I am an ocean person, and once upon a time, I longed to live closer to the coast so that I could go for frequents walks on the beach. Not anymore. In these days of climate crisis, the storms along the Maine coast have gotten stronger and more frequent. Once upon a time, when I was young, October in Maine used to be a placid month, known more for its brilliant foliage than for powerful storms that would surge up the coast and take down trees. But for the past several years, October has been a month that has brought at least one corker of a tempest that has knocked out power, primarily in the southern part of the state right by the sea.

Occasionally, in central Maine, we get hit, but not with anywhere near the frequency that southern Maine and the coast do. I am glad I live sixty miles inland, and even if I suddenly came into money, I would not move closer to the ocean. Sad, especially for someone like me who loves the sea, but this is our new reality.

Around our house, the wind—thank goodness—did not take down any trees, but it did take down more than a few leaves, and there is now a carpet rather than a sprinkle.

Some of the trees are downright bare.

But a peak through branches at our house reveals that despite the wind and rain, there are lovely leaves left on some of the trees.

And best yet, the crickets are still singing.


Artists Need to Create…

For someone who doesn’t stray far from home, I seem to have quite the busy little life. I suppose no matter where you live there is always something going on, and observant writers, photographers, and artists try to catch as much of it as possible.

Last week, our daughter Dee came to visit, and we celebrated our birthdays. Hers is in October, and Clif and I have birthdays in September. What a time we had! We went to three movies; ate dinners at a Thai and Mexican restaurant (not the same place); had fires in our fire pit, where we made S’mores; got together with friends; and went to two terrific art exhibits at Colby College and Bates College. Have I left anything out? I don’t thinks so.

Dee left yesterday, and now it’s time to hunker down and work on my fantasy novel Out of Time. I am at 70,000 words, and I might have been a wee bit optimistic about when I would finish.  I had hoped it would be by the end of September, but now it looks like it won’t be until some time in October. (Still ahead of schedule. My original goal was to finish by December.) Therefore, I’m going to resume blogging—yes, I have missed it—albeit on a somewhat limited scale with more images than words and perhaps featuring posts from other blogs.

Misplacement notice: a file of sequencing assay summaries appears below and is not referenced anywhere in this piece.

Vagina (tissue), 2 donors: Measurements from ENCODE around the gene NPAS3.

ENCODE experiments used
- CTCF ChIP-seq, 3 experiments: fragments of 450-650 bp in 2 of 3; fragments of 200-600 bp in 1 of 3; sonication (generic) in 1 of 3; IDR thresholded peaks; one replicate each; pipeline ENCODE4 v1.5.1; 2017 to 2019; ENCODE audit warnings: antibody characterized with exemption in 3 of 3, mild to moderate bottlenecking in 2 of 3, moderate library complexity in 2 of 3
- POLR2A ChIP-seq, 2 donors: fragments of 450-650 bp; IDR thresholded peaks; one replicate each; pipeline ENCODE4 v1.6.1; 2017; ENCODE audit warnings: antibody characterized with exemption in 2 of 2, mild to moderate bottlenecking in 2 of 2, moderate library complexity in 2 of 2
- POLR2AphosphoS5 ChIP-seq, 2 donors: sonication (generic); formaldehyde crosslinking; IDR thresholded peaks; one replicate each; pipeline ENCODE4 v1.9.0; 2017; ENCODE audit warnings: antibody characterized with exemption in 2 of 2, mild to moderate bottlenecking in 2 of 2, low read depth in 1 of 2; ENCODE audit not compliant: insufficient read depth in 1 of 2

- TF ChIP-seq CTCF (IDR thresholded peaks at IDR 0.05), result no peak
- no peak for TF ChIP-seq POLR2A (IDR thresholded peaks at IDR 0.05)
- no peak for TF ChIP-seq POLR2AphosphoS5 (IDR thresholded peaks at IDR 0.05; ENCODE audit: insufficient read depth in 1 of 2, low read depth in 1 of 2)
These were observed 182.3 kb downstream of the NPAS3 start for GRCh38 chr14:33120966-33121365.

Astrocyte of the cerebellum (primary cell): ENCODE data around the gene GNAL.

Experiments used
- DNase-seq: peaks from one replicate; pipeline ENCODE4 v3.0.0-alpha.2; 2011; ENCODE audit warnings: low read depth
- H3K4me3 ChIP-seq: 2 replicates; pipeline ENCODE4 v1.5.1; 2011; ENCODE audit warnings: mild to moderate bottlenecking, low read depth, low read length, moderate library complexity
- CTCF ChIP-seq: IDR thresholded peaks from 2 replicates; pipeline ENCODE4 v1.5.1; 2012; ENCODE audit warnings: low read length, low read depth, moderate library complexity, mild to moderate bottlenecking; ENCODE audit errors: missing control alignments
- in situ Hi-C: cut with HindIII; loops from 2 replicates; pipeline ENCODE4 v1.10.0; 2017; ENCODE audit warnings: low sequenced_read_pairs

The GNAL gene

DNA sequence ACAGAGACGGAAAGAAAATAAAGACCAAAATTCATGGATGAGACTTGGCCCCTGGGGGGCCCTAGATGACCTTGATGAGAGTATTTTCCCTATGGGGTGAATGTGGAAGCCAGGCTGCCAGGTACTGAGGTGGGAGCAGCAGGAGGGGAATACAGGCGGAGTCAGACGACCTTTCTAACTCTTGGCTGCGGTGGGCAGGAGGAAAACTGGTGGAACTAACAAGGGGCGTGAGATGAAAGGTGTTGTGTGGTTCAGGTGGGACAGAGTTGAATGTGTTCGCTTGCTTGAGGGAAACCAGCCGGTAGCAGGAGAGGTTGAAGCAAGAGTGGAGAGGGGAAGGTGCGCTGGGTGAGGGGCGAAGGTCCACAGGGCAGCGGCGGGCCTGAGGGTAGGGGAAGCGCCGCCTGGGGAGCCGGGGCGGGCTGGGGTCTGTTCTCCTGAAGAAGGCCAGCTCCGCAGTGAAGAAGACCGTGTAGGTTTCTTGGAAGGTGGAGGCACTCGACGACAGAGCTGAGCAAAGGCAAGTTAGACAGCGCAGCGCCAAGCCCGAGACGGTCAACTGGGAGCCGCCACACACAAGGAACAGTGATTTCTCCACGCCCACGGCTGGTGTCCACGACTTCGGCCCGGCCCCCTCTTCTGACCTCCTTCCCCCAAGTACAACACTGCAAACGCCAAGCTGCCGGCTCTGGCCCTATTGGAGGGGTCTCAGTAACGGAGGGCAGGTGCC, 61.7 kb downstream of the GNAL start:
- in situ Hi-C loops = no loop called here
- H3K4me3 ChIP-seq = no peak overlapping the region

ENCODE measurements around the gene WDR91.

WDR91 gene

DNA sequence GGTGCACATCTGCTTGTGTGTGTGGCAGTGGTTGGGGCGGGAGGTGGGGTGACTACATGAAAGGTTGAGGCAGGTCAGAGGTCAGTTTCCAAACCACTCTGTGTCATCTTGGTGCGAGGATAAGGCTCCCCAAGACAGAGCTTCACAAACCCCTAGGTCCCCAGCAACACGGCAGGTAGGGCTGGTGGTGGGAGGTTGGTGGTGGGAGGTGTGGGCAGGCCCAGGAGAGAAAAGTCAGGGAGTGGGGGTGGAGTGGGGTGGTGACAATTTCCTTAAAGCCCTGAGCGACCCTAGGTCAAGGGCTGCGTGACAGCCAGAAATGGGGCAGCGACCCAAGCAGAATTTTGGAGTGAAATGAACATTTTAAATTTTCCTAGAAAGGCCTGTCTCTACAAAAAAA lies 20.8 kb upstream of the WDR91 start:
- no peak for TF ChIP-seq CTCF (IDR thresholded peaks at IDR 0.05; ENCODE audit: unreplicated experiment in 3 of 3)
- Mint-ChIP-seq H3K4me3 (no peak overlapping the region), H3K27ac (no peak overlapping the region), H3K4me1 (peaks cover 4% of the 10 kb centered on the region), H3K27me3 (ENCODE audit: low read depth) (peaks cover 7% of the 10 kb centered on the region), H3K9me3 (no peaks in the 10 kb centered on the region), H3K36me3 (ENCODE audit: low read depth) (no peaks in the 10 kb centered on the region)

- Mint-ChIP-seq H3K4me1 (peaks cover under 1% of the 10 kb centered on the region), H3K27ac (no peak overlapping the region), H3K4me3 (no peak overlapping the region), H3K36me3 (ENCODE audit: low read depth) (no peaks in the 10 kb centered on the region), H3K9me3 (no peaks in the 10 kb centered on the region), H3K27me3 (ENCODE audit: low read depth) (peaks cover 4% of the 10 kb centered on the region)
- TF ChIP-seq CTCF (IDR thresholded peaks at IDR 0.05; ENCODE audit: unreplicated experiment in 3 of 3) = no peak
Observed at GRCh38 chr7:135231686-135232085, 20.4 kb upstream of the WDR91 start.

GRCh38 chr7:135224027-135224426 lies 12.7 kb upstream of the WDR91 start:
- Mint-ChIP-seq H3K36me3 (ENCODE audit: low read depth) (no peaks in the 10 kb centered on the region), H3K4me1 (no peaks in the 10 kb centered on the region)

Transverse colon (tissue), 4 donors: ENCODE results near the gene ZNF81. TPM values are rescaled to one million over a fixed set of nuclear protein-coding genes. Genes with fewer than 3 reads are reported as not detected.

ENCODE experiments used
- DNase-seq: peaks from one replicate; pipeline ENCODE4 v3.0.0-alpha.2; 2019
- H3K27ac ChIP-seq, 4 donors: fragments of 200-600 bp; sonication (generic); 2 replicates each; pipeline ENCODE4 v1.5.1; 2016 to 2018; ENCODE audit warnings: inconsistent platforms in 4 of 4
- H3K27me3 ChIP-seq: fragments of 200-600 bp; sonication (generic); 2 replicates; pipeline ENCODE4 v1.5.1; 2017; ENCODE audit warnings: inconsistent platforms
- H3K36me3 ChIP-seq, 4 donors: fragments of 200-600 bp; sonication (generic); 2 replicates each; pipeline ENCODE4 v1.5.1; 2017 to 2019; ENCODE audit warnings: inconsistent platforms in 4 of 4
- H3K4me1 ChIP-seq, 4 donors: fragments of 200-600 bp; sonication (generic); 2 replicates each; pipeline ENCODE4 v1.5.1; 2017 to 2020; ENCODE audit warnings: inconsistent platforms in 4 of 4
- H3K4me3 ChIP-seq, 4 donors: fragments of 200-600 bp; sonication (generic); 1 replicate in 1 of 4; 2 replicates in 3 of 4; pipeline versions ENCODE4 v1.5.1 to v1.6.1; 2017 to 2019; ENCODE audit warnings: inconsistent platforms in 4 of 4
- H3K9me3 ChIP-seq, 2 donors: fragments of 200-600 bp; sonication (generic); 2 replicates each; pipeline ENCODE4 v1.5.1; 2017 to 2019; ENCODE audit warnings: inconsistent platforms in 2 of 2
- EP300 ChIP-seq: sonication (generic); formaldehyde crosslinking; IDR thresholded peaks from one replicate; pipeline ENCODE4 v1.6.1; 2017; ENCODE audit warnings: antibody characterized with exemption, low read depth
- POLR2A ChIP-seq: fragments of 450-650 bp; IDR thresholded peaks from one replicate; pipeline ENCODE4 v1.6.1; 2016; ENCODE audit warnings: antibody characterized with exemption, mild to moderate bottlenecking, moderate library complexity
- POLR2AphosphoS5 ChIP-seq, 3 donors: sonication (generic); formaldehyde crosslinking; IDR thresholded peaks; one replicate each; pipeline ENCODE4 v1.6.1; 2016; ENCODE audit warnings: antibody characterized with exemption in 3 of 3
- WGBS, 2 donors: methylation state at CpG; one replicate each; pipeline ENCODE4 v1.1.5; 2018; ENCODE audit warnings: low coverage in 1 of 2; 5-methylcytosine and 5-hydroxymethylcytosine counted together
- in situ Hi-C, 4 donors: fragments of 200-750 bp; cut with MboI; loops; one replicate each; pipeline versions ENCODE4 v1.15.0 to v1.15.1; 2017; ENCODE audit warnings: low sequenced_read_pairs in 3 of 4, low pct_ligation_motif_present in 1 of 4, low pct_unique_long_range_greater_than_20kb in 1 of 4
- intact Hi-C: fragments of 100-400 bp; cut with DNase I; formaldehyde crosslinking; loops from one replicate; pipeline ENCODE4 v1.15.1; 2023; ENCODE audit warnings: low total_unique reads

Anyway, here is today’s image, taken at the fabulous Colby College Museum of Art.

Created by

Yes, yes, and yes!


The Pull of Abandoned Places

This was a weekend of selling books, and what a good weekend it was. We went to two shows—the Summer Arts Festival in our own little town of Winthrop and the Sunday Indie Market at the Baxter Brewing Company’s Pub in Lewiston. The Summer Arts Festival was fun, and we sold lots of books. Other vendors did well, too, and as I’ve noted before, it means a lot to us when people come to these events and buy what we have created.

However, a big highlight of the weekend was the setting of the Sunday Indie Market in Lewiston, a huge mill complex that is slowly being renovated, where shabby is juxtaposed with new. Clif and I are both drawn to buildings that have been abandoned. Somehow, in their neglect, these buildings acquire a dignity that they often didn’t have when they were in better repair.

For many people, Maine is a state of quaint seaside villages that caters to those who are from away, as we say here. The coast is certainly one beautiful aspect of the state. However, Clif and I were born inland—in Bangor and Waterville—two communities that do not give Maine its quaint reputation. We are old enough to remember when these cities were filled with factories and were more than a little gritty. These places feel like home to us.

Once upon a time, Lewiston was also a city of mills and factory workers.

Here is the gate at the pub, where the Sunday Indie Market was held.

We set up a booth on one side of the walkway. Behind us were shiny  new silos and old bricks.

Across from us, green growth reached up to cover neglect,

and water rushed by.

From afar, the walkway almost looks as though a mural has been painted on it. But here is one of Clif’s photo that takes a closer look and reveals peeling rather than painting.

Finally, old next to new.

While we love nature as much as the next Mainer, these half-abandoned places exert an almost gravitational pull on us, and we had mixed feelings when we heard that the rest of this mill complex was slated for renovation. I know. I know. We really don’t want these factories to fall to the ground, and we want them to be useful once more.

But gussied up, the buildings lose their striking visual appeal. Good for the community, perhaps, but not so good for photography.